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Proposed Treatment Strategy for Cavernous Sinus Meningiomas: A Prospective Study

Maruyama, Keisuke M.D.; Shin, Masahiro M.D.; Kurita, Hiroki M.D.; Kawahara, Nobutaka M.D.; Morita, Akio M.D.; Kirino, Takaaki M.D.

doi: 10.1227/01.NEU.0000140839.47922.5A
Clinical Studies

OBJECTIVE: To establish a safe and effective treatment strategy for cavernous sinus (CS) meningiomas, we prospectively analyzed the outcome of a treatment protocol combining surgery and radiosurgery during the past 7 years.

METHODS: Tumors confined to the CS and distant from the optic apparatus and the brainstem were treated with radiosurgery alone. Tumors attached to or compressing the optic apparatus and brainstem and that were larger than 3 cm in mean diameter, extended into the multiple cranial fossae, and were suspected of being malignant were treated with combined nonradical microsurgery and radiosurgery.

RESULTS: In accordance with this treatment protocol, 40 patients aged 26 to 72 years (median, 51 yr) with primary (n = 27) or recurrent (n = 13) CS meningiomas (volume range, 0.9–39.3 cm3; median volume, 5.4 cm3) were treated with combined surgery and radiosurgery (n = 23) or radiosurgery alone (n = 17). During radiosurgery, 12 to 18 Gy (median, 16 Gy) was delivered to the tumor margin. The follow-up period ranged from 14 to 79 months (median, 47 mo). The actuarial tumor control rate was 94.1% at 5 years. The improvement of cranial nerve function was significantly frequent in patients with primary CS meningiomas (P < 0.05). Permanent cranial nerve dysfunction was significantly frequent in patients with tumors compressing the brainstem or smaller than 10 cm3 (P < 0.05). All 36 patients with a pretreatment Karnofsky Performance Scale score of 90 or more maintained the same range after treatment.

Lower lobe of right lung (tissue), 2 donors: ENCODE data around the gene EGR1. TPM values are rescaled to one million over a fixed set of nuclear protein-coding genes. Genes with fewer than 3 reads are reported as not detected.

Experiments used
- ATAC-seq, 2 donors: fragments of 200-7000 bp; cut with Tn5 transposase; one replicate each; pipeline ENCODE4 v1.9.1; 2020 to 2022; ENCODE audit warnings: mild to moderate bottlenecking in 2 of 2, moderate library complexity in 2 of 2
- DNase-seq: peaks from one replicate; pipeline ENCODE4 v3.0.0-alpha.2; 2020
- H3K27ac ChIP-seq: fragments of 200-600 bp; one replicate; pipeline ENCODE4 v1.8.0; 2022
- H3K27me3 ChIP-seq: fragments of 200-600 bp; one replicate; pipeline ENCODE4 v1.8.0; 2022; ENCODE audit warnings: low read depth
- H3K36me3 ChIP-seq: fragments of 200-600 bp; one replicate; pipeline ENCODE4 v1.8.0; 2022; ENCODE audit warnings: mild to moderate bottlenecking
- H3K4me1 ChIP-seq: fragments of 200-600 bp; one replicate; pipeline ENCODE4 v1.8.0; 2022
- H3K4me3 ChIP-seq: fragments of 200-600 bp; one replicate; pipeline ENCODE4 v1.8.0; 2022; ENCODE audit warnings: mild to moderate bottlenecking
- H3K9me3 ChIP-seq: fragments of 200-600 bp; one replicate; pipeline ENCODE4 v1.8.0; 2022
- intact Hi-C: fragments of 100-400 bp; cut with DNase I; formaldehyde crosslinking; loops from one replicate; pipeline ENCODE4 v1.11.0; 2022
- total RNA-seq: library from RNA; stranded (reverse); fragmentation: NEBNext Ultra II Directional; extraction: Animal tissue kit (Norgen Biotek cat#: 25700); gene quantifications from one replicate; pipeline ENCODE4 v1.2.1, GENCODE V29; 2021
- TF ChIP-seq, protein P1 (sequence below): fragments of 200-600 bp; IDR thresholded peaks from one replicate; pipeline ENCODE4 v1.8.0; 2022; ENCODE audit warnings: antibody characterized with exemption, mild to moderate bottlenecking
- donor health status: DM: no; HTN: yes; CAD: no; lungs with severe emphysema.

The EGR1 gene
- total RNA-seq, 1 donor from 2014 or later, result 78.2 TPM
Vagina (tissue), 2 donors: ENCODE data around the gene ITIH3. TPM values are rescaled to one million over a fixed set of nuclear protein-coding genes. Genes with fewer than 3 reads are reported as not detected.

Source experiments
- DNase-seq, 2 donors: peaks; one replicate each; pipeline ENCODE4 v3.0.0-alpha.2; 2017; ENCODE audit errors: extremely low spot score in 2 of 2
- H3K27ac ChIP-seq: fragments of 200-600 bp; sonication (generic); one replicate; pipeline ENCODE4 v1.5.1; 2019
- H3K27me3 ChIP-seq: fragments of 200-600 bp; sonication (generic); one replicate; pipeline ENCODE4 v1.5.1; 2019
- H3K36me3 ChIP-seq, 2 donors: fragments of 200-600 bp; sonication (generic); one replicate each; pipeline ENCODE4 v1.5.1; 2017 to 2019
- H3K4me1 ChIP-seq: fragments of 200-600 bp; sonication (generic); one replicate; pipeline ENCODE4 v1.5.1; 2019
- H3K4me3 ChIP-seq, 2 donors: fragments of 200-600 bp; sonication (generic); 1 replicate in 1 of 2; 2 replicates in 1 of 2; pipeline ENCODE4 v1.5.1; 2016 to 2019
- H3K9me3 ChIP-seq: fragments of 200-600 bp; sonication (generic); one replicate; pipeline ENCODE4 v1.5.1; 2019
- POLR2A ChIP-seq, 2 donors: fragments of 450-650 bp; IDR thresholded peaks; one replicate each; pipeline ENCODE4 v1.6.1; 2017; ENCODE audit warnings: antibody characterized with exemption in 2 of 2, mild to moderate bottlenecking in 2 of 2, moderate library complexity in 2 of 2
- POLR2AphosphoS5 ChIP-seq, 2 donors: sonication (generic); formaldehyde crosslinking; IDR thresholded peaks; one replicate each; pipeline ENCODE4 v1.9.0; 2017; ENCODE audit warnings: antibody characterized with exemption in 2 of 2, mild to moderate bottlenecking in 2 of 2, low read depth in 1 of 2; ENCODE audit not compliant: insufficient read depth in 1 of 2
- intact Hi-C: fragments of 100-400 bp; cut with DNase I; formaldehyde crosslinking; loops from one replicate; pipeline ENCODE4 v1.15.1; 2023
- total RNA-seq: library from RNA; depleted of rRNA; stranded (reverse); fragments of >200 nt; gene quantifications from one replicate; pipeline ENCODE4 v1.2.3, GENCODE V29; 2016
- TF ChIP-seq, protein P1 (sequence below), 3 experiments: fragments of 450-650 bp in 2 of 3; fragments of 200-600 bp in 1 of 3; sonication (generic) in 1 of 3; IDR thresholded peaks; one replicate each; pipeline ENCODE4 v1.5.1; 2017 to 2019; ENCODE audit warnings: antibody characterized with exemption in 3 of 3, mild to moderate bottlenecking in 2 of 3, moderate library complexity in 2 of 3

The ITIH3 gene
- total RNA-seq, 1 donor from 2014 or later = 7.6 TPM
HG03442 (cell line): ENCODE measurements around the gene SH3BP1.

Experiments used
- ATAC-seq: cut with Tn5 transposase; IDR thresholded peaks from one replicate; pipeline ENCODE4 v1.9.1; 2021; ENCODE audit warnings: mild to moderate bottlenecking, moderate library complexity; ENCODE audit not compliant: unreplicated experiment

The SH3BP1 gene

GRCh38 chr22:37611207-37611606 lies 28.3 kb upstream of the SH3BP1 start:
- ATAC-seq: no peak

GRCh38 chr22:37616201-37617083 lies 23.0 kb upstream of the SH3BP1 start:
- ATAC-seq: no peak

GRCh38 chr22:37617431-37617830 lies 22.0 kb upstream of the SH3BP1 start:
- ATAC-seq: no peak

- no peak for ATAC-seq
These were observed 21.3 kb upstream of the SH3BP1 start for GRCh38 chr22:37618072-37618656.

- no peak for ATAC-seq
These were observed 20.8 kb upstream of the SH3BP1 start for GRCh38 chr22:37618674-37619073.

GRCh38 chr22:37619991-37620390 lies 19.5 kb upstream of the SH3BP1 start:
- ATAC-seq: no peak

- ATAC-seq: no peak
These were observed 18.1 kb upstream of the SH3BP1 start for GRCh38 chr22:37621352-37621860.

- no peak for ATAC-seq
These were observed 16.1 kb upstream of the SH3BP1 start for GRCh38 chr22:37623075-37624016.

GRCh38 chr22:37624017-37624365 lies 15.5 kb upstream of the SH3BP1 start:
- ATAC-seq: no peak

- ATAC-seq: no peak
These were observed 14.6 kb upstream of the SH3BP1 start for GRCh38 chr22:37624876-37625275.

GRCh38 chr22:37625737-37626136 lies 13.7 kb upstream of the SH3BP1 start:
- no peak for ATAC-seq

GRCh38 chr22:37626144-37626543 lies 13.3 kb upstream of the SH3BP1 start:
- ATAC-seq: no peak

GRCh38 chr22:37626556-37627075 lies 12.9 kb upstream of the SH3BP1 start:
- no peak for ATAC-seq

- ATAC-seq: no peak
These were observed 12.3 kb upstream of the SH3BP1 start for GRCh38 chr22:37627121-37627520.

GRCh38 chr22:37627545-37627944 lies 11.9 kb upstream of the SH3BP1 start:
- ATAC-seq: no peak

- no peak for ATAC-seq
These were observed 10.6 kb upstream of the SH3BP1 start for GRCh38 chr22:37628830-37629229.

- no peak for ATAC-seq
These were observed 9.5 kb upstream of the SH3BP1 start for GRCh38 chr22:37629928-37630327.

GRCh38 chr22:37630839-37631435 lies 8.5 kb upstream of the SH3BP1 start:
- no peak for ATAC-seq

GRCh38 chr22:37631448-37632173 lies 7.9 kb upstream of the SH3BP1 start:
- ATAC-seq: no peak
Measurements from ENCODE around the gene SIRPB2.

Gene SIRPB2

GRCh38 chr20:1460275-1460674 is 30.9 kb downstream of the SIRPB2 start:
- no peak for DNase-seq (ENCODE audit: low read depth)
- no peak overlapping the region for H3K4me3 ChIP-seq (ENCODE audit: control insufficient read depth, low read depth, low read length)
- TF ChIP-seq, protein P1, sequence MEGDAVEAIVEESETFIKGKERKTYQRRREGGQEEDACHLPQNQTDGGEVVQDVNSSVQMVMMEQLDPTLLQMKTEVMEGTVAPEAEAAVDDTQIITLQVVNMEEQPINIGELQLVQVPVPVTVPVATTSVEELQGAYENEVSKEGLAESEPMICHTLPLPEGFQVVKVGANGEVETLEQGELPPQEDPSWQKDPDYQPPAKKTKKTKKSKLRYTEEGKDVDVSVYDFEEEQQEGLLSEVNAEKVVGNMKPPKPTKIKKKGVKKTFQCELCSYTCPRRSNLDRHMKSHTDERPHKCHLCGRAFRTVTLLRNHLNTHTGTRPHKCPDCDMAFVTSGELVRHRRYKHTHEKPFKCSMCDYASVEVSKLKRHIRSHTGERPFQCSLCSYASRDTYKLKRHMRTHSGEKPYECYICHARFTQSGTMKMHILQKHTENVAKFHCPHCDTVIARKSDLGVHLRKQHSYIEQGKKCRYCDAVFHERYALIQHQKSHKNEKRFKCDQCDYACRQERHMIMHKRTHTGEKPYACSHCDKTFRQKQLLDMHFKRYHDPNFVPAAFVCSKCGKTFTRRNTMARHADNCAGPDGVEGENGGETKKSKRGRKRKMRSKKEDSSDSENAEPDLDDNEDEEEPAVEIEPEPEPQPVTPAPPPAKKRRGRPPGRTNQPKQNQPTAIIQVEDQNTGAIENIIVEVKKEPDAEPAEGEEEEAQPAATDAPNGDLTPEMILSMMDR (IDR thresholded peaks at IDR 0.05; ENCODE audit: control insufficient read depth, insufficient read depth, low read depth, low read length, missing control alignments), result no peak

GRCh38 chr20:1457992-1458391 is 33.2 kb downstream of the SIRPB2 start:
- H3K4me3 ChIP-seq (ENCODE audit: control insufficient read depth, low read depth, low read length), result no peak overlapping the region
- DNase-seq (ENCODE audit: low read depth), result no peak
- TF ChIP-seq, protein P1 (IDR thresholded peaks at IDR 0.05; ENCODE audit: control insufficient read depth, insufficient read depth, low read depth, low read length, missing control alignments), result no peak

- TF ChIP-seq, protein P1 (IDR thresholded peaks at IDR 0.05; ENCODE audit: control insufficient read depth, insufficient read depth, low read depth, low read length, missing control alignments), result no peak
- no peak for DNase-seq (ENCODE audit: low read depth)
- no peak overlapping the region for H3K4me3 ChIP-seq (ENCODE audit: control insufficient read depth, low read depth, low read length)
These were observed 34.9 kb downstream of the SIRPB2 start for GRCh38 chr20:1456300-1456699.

CONCLUSION: Proper combination of microsurgery and radiosurgery for CS meningiomas provides excellent growth control with favorable functional state. Outcomes were better when this protocol was adopted at the initial diagnosis for patients with smaller tumors that did not compress the brainstem.

Department of Neurosurgery, University of Tokyo Hospital, Tokyo, Japan (Maruyama, Shin, Kurita, Kawahara, Morita, Kirino)

Reprint requests: Keisuke Maruyama, M.D., Department of Neurosurgery, University of Tokyo Hospital, 7-3-1 Hongo, Bunkyo-ku, Tokyo 113-8655, Japan. Email:

Received, December 12, 2003.

Accepted, June 2, 2004.

Copyright © by the Congress of Neurological Surgeons